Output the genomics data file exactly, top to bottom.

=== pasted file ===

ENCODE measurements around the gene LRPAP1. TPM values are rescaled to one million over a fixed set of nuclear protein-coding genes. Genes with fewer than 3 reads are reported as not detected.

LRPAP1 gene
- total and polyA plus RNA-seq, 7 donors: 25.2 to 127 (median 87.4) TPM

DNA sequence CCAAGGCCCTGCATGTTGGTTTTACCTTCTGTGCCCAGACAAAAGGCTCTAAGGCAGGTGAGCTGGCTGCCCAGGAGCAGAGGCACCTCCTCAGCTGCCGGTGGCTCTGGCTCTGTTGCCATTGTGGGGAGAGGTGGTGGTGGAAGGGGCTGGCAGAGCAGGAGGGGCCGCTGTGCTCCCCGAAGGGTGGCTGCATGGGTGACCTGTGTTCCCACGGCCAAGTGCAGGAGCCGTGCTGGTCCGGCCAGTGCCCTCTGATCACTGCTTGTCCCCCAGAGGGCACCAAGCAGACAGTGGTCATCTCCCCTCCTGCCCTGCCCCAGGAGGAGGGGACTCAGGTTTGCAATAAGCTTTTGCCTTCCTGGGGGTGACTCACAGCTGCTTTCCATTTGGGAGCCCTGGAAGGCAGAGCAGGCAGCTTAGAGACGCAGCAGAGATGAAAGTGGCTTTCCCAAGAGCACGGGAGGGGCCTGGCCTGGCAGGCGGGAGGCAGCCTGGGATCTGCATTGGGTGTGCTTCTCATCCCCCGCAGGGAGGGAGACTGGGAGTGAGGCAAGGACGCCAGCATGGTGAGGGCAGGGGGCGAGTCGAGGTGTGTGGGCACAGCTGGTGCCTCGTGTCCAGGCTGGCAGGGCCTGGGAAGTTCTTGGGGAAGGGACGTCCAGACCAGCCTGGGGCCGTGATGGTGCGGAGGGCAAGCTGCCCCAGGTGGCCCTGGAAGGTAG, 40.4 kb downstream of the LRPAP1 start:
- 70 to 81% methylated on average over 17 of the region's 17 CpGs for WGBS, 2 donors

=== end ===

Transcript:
ENCODE measurements around the gene LRPAP1. TPM values are rescaled to one million over a fixed set of nuclear protein-coding genes. Genes with fewer than 3 reads are reported as not detected.

LRPAP1 gene
- total and polyA plus RNA-seq, 7 donors: 25.2 to 127 (median 87.4) TPM

DNA sequence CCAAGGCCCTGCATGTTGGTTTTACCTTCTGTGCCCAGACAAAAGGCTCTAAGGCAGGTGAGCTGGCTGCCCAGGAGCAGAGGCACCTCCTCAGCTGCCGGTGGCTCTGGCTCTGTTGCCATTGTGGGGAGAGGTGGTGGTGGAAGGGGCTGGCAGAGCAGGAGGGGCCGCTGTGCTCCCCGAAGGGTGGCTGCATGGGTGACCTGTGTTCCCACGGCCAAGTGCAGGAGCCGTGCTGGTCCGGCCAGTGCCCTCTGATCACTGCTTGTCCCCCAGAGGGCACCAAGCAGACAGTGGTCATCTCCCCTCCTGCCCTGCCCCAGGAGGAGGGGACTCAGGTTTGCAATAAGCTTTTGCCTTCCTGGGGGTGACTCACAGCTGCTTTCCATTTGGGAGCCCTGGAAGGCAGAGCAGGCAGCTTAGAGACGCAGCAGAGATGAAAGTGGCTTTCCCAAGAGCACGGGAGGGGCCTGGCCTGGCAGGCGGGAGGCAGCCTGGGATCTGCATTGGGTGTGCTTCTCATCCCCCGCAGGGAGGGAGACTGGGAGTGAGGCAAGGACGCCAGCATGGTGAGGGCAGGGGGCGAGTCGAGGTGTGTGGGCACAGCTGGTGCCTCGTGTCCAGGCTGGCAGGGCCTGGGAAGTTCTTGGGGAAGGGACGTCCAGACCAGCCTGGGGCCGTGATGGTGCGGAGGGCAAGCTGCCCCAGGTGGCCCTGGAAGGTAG, 40.4 kb downstream of the LRPAP1 start:
- 70 to 81% methylated on average over 17 of the region's 17 CpGs for WGBS, 2 donors